Mandarin Orchard Hotel reopened its grand ballroom and resumed banquet kitchen operations yesterday as the National Environment Agency (NEA) lifted the suspension nearly two months after a norovirus outbreak.
NEA is satisfied the hotel has implemented the measures required to rectify lapses detected in joint investigations by the authorities, an NEA statement said yesterday.
A total of 333 people reported suffering gastroenteritis symptoms after attending five separate events at the grand ballroom between Dec 1 and 3 last year. Fourteen were hospitalised and later discharged.
NEA said the banquet kitchen serving the grand ballroom was suspended for 55 days from Dec 5 to Jan 28 to protect consumers from public health risks. During this period, the hotel was instructed to do thorough cleaning and disinfection of the ballroom.
In their joint investigations, the Ministry of Health, NEA and the Agri-Food and Veterinary Authority found strong evidence that the gastroenteritis outbreak was due to severe contamination of the ballroom with the highly contagious norovirus. This resulted from poor environmental and hygiene practices, such as improper cleaning of vomit from an incident in the grand ballroom before Dec 1.
Norovirus was detected in the stool samples of 26 affected consumers, three food handlers and 51 service staff, including banquet servers who reportedly continued working while they were ill, the statement said.
Environmental swabs collected from the grand ballroom also detected norovirus on the wall panel, carpet, table tops, chairs, unused tablecloths, cutlery and drinking glasses in the ballroom.
NEA said the hotel has since complied with the stipulated measures, such as disposing of all ready-to-eat, thawed and perishable food items. The hotel has also cleaned and sanitised the premises.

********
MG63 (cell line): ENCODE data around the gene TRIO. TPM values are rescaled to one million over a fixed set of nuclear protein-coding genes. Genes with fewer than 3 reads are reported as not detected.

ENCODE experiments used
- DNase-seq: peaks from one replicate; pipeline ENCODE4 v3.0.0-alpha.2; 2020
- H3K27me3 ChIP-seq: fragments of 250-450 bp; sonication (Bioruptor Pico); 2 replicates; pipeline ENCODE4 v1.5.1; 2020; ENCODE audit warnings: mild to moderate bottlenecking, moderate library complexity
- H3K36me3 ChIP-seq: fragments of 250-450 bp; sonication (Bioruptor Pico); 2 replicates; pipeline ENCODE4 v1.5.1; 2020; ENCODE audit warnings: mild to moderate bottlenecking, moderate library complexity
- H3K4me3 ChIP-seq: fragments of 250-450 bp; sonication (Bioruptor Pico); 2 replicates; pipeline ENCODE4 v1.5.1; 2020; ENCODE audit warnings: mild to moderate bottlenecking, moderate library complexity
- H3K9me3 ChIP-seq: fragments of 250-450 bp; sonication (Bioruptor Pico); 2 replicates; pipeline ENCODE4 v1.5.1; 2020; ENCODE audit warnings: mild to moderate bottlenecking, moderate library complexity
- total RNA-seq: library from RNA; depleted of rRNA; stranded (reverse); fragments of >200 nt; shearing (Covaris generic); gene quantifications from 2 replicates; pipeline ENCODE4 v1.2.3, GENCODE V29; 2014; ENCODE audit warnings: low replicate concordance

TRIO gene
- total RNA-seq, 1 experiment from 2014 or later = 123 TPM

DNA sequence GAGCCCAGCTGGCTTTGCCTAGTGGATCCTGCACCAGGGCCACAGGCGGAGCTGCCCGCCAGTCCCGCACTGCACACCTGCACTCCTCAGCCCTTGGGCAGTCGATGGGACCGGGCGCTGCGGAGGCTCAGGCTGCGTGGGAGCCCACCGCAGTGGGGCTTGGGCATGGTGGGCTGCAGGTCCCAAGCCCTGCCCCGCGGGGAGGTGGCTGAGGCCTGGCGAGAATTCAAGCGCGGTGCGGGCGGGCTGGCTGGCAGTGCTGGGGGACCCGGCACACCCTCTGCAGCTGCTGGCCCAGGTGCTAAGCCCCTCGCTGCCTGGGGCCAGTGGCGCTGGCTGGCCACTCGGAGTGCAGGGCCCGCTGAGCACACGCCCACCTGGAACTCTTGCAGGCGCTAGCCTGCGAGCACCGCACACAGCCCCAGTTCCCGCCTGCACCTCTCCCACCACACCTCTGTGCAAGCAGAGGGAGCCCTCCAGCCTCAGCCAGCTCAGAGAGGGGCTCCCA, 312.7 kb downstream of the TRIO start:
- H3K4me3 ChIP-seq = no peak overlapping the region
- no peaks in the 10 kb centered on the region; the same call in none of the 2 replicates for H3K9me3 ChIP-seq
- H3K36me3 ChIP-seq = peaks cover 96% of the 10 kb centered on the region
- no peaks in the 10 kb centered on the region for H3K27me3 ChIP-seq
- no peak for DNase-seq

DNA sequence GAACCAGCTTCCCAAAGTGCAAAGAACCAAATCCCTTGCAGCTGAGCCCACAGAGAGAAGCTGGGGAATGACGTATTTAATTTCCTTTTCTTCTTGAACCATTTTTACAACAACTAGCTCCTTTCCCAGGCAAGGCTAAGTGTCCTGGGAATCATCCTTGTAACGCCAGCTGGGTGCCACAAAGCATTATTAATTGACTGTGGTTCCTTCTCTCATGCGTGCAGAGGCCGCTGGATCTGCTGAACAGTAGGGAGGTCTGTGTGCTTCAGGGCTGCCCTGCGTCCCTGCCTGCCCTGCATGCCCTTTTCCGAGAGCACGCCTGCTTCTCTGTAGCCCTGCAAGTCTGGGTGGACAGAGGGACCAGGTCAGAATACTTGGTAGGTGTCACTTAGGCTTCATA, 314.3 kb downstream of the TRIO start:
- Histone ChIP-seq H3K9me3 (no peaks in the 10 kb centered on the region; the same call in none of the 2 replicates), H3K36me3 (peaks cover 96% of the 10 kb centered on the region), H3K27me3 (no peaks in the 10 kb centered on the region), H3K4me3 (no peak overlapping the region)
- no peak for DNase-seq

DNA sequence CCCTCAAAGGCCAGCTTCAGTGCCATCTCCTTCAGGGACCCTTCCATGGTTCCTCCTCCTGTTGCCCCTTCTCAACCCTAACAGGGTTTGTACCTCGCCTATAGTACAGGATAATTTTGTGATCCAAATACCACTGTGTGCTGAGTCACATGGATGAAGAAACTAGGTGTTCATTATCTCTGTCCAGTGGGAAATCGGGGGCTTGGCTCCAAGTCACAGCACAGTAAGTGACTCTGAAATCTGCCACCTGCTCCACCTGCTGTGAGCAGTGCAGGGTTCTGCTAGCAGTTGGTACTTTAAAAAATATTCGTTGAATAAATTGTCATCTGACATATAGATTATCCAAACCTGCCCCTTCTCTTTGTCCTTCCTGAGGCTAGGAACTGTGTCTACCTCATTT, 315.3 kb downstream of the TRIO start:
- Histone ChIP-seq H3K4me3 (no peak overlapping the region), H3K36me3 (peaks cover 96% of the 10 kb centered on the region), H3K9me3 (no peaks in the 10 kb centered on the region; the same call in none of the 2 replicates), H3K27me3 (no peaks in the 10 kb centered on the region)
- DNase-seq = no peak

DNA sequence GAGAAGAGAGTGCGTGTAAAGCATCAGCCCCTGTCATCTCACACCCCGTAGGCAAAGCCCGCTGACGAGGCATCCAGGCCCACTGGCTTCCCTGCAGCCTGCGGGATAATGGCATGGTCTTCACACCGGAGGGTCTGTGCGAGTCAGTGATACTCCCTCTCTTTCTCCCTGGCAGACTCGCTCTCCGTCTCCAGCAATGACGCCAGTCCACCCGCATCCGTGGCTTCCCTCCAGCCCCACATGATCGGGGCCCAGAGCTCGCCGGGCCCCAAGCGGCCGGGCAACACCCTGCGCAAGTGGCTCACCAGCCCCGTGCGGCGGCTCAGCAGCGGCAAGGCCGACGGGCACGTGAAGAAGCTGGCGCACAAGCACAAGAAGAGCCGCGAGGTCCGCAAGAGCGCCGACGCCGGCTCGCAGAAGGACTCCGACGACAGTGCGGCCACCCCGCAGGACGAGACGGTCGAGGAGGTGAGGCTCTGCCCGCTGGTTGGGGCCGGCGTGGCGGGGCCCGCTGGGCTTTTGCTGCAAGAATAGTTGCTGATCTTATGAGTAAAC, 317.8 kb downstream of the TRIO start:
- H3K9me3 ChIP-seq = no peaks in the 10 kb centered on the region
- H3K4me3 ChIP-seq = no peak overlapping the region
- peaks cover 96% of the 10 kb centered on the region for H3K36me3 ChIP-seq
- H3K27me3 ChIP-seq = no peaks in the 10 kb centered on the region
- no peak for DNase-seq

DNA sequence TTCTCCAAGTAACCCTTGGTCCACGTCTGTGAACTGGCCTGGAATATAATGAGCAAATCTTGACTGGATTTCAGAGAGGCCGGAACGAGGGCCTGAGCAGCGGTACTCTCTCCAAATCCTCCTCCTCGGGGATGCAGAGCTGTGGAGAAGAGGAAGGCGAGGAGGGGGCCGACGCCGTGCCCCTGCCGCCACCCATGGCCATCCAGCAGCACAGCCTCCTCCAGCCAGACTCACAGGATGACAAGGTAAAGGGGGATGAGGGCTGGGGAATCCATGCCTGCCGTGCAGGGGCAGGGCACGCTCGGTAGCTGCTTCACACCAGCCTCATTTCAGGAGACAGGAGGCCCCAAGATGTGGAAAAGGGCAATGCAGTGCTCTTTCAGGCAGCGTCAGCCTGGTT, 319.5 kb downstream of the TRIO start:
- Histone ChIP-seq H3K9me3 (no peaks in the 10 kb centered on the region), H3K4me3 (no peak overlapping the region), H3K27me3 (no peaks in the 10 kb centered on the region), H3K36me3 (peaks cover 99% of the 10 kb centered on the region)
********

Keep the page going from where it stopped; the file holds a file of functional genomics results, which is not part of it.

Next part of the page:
NEA added that all food handlers have since attended and passed the basic food hygiene course again.
Under the enhanced Food Hygiene Officer scheme announced last month, these officers are required to re-attend the WSQ Conduct Food and Beverage Hygiene Audit course if their food establishment has had its licence suspended.
The establishment must also have a trained food hygiene officer before it can resume operations.
Mandarin Orchard's food hygiene officer has undergone training again and passed the course.
Hotel manager Danny Wong said in response to The Straits Times' queries that Mandarin Orchard is committed to investing resources into an enhanced food safety and sanitation programme across its operations.
"We recognise there is much to be done and we are a long way from winning back the trust and confidence of our customers," he said.
NEA said it is currently reviewing the investigation findings and will take appropriate action against the hotel for the lapses. It will continue to place the hotel under close surveillance to ensure that it adheres to its food hygiene plans.
For feedback on hygiene lapses, the public can call NEA's 24-hour hotline on 1800-225-5632.